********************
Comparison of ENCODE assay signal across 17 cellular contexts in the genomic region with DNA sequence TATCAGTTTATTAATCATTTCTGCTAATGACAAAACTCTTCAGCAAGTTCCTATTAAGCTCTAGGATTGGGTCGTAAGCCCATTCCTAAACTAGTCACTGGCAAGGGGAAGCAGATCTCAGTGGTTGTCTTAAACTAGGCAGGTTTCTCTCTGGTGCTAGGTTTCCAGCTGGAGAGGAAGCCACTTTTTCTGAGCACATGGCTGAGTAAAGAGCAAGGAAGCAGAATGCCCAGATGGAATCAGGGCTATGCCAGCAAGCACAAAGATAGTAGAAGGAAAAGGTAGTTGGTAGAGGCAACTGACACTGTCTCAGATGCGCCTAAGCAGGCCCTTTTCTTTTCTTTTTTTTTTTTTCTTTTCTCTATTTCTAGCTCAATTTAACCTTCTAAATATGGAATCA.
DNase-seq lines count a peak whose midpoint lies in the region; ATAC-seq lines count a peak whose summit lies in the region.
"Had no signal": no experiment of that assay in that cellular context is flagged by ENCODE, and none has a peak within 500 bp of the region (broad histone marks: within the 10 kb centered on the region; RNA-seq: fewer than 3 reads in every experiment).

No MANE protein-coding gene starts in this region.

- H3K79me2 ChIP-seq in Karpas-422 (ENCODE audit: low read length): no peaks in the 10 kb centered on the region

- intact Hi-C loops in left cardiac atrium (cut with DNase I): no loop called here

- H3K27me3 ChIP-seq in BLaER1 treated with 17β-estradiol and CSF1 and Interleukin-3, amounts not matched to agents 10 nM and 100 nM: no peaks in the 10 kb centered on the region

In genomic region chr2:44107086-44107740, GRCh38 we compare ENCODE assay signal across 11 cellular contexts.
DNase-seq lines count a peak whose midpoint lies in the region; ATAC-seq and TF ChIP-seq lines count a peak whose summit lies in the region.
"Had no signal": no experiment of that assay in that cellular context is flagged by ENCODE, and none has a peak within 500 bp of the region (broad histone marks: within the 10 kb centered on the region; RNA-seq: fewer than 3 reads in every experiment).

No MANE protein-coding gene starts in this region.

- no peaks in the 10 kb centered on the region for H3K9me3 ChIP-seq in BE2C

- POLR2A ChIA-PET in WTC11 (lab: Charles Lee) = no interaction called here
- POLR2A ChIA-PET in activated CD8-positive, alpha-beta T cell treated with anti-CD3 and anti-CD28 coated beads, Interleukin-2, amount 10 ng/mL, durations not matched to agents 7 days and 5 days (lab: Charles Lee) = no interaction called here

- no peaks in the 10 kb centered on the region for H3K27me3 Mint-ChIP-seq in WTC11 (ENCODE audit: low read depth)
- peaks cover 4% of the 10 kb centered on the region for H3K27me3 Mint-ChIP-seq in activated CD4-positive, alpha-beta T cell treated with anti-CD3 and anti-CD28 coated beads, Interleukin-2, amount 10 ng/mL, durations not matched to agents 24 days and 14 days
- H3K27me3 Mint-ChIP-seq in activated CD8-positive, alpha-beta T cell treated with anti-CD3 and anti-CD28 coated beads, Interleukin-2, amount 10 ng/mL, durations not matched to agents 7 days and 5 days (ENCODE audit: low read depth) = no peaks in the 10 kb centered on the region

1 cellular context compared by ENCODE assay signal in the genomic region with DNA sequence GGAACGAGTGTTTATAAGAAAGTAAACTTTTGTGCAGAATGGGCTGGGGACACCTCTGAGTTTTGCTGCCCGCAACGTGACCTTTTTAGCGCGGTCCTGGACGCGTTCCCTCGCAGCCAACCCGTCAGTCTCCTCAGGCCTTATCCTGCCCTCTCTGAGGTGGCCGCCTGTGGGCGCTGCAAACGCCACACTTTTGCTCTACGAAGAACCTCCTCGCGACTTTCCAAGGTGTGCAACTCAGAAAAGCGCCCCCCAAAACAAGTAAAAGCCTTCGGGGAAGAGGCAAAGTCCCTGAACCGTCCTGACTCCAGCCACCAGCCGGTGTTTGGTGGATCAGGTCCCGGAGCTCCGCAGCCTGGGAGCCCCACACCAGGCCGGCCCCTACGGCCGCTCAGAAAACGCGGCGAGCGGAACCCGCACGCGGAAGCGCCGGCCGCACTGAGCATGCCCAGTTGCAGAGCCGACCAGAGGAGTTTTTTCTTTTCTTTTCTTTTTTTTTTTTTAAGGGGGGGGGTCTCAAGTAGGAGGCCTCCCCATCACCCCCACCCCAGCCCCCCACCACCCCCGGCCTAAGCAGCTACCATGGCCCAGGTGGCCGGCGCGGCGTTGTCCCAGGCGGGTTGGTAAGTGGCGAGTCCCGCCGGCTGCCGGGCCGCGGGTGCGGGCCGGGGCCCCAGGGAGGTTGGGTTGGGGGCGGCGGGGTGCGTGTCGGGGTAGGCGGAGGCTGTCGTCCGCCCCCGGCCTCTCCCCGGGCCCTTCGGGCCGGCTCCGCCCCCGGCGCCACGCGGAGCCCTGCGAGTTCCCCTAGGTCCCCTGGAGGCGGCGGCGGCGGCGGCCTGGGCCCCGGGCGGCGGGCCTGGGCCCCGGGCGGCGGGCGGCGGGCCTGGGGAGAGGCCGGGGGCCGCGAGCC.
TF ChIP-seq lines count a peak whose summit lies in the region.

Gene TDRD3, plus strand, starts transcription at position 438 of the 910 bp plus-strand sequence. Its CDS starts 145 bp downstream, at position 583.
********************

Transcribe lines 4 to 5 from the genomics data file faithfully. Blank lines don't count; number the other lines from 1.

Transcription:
No MANE protein-coding gene starts in this region.

- H3K79me2 ChIP-seq in Karpas-422 (ENCODE audit: low read length): no peaks in the 10 kb centered on the region